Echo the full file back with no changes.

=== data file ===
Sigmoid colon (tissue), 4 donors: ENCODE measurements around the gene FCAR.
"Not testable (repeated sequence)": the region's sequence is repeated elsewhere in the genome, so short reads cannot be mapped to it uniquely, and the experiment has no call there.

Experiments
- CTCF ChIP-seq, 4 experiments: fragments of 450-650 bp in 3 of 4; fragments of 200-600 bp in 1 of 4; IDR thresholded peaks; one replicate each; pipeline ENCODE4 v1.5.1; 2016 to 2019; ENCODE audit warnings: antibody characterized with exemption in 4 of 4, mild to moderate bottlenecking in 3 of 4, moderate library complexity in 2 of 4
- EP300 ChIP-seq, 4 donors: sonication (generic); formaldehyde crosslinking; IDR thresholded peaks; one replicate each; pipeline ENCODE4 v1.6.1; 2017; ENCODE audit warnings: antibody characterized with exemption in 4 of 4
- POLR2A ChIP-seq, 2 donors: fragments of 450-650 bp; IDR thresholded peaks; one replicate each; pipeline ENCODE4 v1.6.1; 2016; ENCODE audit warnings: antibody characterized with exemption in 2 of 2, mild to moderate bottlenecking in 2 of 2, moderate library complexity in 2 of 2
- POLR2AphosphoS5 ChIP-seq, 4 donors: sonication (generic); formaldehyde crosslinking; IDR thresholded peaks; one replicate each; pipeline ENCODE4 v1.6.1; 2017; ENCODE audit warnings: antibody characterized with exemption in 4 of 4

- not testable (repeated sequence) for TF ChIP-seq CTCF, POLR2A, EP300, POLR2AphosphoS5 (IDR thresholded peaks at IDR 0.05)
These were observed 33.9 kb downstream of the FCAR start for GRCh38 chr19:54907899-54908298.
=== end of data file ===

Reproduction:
Sigmoid colon (tissue), 4 donors: ENCODE measurements around the gene FCAR.
"Not testable (repeated sequence)": the region's sequence is repeated elsewhere in the genome, so short reads cannot be mapped to it uniquely, and the experiment has no call there.

Experiments
- CTCF ChIP-seq, 4 experiments: fragments of 450-650 bp in 3 of 4; fragments of 200-600 bp in 1 of 4; IDR thresholded peaks; one replicate each; pipeline ENCODE4 v1.5.1; 2016 to 2019; ENCODE audit warnings: antibody characterized with exemption in 4 of 4, mild to moderate bottlenecking in 3 of 4, moderate library complexity in 2 of 4
- EP300 ChIP-seq, 4 donors: sonication (generic); formaldehyde crosslinking; IDR thresholded peaks; one replicate each; pipeline ENCODE4 v1.6.1; 2017; ENCODE audit warnings: antibody characterized with exemption in 4 of 4
- POLR2A ChIP-seq, 2 donors: fragments of 450-650 bp; IDR thresholded peaks; one replicate each; pipeline ENCODE4 v1.6.1; 2016; ENCODE audit warnings: antibody characterized with exemption in 2 of 2, mild to moderate bottlenecking in 2 of 2, moderate library complexity in 2 of 2
- POLR2AphosphoS5 ChIP-seq, 4 donors: sonication (generic); formaldehyde crosslinking; IDR thresholded peaks; one replicate each; pipeline ENCODE4 v1.6.1; 2017; ENCODE audit warnings: antibody characterized with exemption in 4 of 4

- not testable (repeated sequence) for TF ChIP-seq CTCF, POLR2A, EP300, POLR2AphosphoS5 (IDR thresholded peaks at IDR 0.05)
These were observed 33.9 kb downstream of the FCAR start for GRCh38 chr19:54907899-54908298.